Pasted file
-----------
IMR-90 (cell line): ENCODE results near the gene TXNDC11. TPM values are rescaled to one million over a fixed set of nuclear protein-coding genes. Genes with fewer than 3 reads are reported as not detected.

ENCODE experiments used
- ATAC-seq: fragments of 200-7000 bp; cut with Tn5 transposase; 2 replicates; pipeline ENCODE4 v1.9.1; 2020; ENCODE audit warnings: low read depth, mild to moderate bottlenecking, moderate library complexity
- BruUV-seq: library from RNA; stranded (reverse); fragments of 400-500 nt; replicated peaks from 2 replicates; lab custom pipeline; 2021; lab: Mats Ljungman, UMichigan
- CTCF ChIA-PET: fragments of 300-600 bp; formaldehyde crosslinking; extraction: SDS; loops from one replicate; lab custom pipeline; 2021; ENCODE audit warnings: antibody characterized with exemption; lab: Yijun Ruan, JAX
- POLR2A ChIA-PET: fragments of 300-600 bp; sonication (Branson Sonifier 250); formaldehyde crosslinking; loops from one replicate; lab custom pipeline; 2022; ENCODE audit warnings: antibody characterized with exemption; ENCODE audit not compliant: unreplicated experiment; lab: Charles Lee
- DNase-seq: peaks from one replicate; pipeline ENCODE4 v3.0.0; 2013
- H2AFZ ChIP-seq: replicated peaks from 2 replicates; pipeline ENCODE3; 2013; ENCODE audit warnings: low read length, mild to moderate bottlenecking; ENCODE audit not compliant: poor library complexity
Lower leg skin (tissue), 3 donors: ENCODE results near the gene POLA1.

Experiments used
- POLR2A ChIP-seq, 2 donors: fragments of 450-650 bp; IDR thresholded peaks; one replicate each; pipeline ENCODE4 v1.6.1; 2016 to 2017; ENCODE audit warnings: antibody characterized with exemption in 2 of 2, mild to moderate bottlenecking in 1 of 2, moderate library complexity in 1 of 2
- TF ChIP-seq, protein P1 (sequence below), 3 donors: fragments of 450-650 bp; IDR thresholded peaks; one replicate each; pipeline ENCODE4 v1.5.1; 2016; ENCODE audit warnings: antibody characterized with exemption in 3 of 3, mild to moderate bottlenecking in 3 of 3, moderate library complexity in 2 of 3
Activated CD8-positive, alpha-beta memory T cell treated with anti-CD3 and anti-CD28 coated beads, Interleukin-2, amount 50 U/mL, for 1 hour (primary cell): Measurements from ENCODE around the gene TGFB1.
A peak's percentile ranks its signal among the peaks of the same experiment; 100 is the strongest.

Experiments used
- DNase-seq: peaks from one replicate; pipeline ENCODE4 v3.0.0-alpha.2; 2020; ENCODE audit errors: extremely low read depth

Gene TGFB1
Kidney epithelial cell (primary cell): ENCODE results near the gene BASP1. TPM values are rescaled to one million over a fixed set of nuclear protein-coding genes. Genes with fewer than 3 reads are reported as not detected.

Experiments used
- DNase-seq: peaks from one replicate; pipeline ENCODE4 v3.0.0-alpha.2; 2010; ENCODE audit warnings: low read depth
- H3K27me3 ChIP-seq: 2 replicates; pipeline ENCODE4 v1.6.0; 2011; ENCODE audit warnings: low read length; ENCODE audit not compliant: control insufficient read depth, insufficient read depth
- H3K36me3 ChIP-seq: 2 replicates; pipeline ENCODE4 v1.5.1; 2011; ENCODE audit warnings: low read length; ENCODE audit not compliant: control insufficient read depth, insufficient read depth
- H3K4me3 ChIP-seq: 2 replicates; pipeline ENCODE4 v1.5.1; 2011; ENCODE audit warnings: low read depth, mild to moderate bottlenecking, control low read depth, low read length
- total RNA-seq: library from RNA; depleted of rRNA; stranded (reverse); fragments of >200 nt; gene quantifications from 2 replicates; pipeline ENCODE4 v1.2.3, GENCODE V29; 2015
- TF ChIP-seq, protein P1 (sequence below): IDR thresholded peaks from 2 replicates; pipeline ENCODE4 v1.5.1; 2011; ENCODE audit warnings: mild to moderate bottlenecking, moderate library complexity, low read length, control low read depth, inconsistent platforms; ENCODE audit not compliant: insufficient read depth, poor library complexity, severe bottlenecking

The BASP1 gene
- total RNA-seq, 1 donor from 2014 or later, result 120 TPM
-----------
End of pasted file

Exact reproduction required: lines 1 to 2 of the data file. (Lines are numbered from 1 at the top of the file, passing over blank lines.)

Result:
IMR-90 (cell line): ENCODE results near the gene TXNDC11. TPM values are rescaled to one million over a fixed set of nuclear protein-coding genes. Genes with fewer than 3 reads are reported as not detected.

ENCODE experiments used